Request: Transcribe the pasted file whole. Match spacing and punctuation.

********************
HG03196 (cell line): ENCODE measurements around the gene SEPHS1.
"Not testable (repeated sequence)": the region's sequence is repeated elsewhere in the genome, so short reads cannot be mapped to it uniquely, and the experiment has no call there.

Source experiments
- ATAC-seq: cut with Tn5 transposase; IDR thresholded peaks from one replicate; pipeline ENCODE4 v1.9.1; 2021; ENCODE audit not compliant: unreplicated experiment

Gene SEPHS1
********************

HG03196 (cell line): ENCODE measurements around the gene SEPHS1.
"Not testable (repeated sequence)": the region's sequence is repeated elsewhere in the genome, so short reads cannot be mapped to it uniquely, and the experiment has no call there.

Source experiments
- ATAC-seq: cut with Tn5 transposase; IDR thresholded peaks from one replicate; pipeline ENCODE4 v1.9.1; 2021; ENCODE audit not compliant: unreplicated experiment

Gene SEPHS1